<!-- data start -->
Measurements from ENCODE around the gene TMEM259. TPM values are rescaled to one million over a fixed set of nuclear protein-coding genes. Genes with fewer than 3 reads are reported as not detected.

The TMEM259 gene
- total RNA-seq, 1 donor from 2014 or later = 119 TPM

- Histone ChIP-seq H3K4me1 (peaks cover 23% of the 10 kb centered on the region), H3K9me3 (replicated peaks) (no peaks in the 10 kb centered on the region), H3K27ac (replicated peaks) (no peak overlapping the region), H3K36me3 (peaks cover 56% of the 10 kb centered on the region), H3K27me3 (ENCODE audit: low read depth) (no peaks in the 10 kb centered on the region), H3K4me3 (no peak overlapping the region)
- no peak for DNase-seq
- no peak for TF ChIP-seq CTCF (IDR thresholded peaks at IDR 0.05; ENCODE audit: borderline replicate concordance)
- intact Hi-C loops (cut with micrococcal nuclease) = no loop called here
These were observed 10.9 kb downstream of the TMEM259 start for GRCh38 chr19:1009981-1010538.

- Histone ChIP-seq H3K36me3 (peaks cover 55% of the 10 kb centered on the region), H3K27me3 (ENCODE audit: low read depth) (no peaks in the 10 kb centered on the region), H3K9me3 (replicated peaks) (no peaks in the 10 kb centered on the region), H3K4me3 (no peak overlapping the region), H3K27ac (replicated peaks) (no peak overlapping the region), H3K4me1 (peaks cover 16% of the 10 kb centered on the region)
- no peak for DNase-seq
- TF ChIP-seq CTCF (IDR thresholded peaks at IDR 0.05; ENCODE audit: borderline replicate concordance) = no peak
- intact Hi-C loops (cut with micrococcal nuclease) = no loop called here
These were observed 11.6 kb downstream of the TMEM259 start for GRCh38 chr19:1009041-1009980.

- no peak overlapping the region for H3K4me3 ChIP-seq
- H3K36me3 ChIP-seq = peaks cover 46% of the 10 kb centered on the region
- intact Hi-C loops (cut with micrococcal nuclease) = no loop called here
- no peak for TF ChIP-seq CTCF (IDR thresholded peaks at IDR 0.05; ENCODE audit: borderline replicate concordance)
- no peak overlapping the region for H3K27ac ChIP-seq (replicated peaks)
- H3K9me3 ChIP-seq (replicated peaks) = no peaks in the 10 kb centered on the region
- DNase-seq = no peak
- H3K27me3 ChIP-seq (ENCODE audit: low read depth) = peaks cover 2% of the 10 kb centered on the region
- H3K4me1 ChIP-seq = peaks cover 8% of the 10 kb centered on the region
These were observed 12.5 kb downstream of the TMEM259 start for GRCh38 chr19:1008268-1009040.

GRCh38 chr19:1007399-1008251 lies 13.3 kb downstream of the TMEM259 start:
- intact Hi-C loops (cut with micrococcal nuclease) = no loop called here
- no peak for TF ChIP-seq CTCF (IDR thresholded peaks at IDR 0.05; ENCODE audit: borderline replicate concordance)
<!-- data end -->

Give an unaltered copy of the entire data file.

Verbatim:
Measurements from ENCODE around the gene TMEM259. TPM values are rescaled to one million over a fixed set of nuclear protein-coding genes. Genes with fewer than 3 reads are reported as not detected.

The TMEM259 gene
- total RNA-seq, 1 donor from 2014 or later = 119 TPM

- Histone ChIP-seq H3K4me1 (peaks cover 23% of the 10 kb centered on the region), H3K9me3 (replicated peaks) (no peaks in the 10 kb centered on the region), H3K27ac (replicated peaks) (no peak overlapping the region), H3K36me3 (peaks cover 56% of the 10 kb centered on the region), H3K27me3 (ENCODE audit: low read depth) (no peaks in the 10 kb centered on the region), H3K4me3 (no peak overlapping the region)
- no peak for DNase-seq
- no peak for TF ChIP-seq CTCF (IDR thresholded peaks at IDR 0.05; ENCODE audit: borderline replicate concordance)
- intact Hi-C loops (cut with micrococcal nuclease) = no loop called here
These were observed 10.9 kb downstream of the TMEM259 start for GRCh38 chr19:1009981-1010538.

- Histone ChIP-seq H3K36me3 (peaks cover 55% of the 10 kb centered on the region), H3K27me3 (ENCODE audit: low read depth) (no peaks in the 10 kb centered on the region), H3K9me3 (replicated peaks) (no peaks in the 10 kb centered on the region), H3K4me3 (no peak overlapping the region), H3K27ac (replicated peaks) (no peak overlapping the region), H3K4me1 (peaks cover 16% of the 10 kb centered on the region)
- no peak for DNase-seq
- TF ChIP-seq CTCF (IDR thresholded peaks at IDR 0.05; ENCODE audit: borderline replicate concordance) = no peak
- intact Hi-C loops (cut with micrococcal nuclease) = no loop called here
These were observed 11.6 kb downstream of the TMEM259 start for GRCh38 chr19:1009041-1009980.

- no peak overlapping the region for H3K4me3 ChIP-seq
- H3K36me3 ChIP-seq = peaks cover 46% of the 10 kb centered on the region
- intact Hi-C loops (cut with micrococcal nuclease) = no loop called here
- no peak for TF ChIP-seq CTCF (IDR thresholded peaks at IDR 0.05; ENCODE audit: borderline replicate concordance)
- no peak overlapping the region for H3K27ac ChIP-seq (replicated peaks)
- H3K9me3 ChIP-seq (replicated peaks) = no peaks in the 10 kb centered on the region
- DNase-seq = no peak
- H3K27me3 ChIP-seq (ENCODE audit: low read depth) = peaks cover 2% of the 10 kb centered on the region
- H3K4me1 ChIP-seq = peaks cover 8% of the 10 kb centered on the region
These were observed 12.5 kb downstream of the TMEM259 start for GRCh38 chr19:1008268-1009040.

GRCh38 chr19:1007399-1008251 lies 13.3 kb downstream of the TMEM259 start:
- intact Hi-C loops (cut with micrococcal nuclease) = no loop called here
- no peak for TF ChIP-seq CTCF (IDR thresholded peaks at IDR 0.05; ENCODE audit: borderline replicate concordance)